Mr Praveesh V V (AP, EEE Dept) delivered a lecture on the topic “Design of Synchronous Counters” in the series of online classes being conducted by ASAP and APJAKTU, Kerala. The lecture was delivered on on 8 May 2020 and was targeted at fourth semester B Tech (EEE) students. The record of the online class will be available at the following link: http://www.skillparkkerala.in/online-classes.
Great feedback on the lecture
The Editorial Team of News & Events would like to reproduce verbatim a feedback on the lecture delivered by Mr Praveesh from a practicing engineer.
Hello Praveesh Sir,
Hope you’re doing good! I’m an alumni of Govt Model Engineering College, Thrikkakara. Today I came across your lecture on counter design in the Digital Design series of classes on Skillpark Kerala website, and decided to give it a go as digital design has always been an interesting topic for me. 🙂
I was impressed with the way you explained things – systematically, starting from truth table design to gate/flop level implementation. The subject was also covered in breadth given the time available, covering popular counter designs in detail.
I loved the class, and felt like contributing a little on how you could bring an application level perspective into the subject. Given that this is an important topic in digital design, with it’s impact reaching into areas like FSM encoding, one thing I would’ve loved to be included in the discussion was the application of various counters, or rather why there is a variety of counters available when a simple one can do the trick 🙂
Choosing the right counter for an application, or even the right FSM encoding, is an important step in designing a system for industrial or commercial applications. For instance, choosing a gray counter over a normal counter would reduce the number of transitions happening in a clock cycle. This would in turn reduce the activity in the circuit, especially in large counters, thereby consuming less power. Such techniques are widely used in low power designs. Another example being, using a one-hot encoding makes the counter more rugged, since it is easy to identify states that are not valid, and reset/redirect the counter accordingly. They are used in safety-critical systems. There is always a trade-off in whether you want to go with ruggedness or performance as opposed to power consumption.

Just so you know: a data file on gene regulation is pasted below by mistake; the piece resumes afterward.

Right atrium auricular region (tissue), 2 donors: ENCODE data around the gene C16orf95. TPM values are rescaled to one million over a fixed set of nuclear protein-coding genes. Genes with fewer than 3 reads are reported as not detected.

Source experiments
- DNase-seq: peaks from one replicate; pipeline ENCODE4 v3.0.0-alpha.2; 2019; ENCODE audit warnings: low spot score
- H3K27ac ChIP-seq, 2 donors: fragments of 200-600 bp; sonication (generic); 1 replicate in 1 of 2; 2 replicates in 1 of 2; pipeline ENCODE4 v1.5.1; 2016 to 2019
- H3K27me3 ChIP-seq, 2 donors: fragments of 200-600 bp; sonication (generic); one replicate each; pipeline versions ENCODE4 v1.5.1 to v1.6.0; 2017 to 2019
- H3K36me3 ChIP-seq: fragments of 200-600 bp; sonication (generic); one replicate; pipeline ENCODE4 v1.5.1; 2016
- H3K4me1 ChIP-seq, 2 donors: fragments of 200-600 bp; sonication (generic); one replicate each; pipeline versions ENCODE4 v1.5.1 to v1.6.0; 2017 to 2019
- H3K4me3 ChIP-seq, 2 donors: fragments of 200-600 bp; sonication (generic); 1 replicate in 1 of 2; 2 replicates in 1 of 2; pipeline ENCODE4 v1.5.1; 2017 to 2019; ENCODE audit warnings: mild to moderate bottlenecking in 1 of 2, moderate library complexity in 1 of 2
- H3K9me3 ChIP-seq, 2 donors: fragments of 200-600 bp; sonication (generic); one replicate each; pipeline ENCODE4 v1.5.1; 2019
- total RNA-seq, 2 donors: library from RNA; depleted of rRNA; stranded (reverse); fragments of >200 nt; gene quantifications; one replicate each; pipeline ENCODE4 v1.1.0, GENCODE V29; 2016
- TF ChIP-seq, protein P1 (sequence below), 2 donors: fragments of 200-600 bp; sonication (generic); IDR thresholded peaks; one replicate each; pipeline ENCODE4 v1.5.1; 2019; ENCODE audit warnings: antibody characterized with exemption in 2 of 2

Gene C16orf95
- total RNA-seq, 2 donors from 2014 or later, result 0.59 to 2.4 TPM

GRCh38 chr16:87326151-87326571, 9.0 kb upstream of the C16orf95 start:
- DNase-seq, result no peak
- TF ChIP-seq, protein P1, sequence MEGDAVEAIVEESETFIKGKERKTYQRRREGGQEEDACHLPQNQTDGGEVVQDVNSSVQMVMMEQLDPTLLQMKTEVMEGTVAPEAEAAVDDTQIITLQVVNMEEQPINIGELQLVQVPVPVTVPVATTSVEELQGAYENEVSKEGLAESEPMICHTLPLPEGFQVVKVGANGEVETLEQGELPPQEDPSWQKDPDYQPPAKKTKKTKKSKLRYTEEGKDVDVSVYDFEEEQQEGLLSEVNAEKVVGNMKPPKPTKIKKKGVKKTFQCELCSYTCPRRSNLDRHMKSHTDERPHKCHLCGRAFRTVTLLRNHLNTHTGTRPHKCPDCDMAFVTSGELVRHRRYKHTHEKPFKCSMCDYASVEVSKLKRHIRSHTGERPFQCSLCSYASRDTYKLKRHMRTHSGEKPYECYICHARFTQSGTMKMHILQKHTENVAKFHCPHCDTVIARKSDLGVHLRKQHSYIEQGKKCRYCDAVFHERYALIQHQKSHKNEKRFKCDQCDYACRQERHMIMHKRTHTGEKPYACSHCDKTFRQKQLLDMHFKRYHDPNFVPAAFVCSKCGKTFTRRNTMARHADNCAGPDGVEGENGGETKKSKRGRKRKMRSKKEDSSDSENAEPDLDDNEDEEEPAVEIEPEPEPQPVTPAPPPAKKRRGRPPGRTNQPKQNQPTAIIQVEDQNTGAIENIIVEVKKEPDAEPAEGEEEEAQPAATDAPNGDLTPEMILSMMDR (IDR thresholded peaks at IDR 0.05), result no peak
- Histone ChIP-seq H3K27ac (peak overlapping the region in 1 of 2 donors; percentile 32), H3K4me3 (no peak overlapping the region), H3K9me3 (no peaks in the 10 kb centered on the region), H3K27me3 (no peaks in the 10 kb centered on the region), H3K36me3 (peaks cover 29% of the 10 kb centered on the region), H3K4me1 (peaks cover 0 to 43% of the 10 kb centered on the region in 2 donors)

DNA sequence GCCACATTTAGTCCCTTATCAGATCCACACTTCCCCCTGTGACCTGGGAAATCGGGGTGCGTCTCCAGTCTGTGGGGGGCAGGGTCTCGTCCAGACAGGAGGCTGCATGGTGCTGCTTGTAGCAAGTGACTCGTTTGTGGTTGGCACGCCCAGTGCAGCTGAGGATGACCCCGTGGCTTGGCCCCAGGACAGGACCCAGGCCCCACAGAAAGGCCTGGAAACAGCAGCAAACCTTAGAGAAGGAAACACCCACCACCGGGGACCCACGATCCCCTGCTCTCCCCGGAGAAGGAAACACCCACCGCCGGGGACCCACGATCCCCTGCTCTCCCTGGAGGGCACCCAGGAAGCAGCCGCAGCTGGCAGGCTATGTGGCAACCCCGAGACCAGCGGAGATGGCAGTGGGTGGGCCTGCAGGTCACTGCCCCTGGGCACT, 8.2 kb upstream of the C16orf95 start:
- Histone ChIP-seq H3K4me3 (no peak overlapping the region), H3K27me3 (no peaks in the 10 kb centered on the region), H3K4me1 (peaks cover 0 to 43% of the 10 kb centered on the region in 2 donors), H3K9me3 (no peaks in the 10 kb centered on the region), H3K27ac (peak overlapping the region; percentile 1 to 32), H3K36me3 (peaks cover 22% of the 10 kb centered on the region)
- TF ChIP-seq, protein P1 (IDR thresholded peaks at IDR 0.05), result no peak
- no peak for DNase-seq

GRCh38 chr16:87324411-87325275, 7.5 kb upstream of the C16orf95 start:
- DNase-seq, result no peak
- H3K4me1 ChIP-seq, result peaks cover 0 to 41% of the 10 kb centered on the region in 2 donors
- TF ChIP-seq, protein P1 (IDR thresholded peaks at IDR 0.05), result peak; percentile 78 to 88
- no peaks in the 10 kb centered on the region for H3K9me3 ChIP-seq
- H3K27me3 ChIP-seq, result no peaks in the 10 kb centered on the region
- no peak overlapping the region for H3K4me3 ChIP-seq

I hope these ideas will be helpful to you to instil a different perspective in students, as to how the concepts you learn in class will apply to a real-world design. This was one thing I felt like I should’ve been exposed to in my college days, as it would’ve helped me tackle problems better at the start of my career. They do come slowly with experience, but a little exposure during college time would be really motivating 🙂
Thank you for taking your time to read my humble opinion. And a huge thanks for taking the time and effort to spread knowledge on an open platform at a time like this. I’m sure a lot of students will benefit from this initiative at a difficult time as now!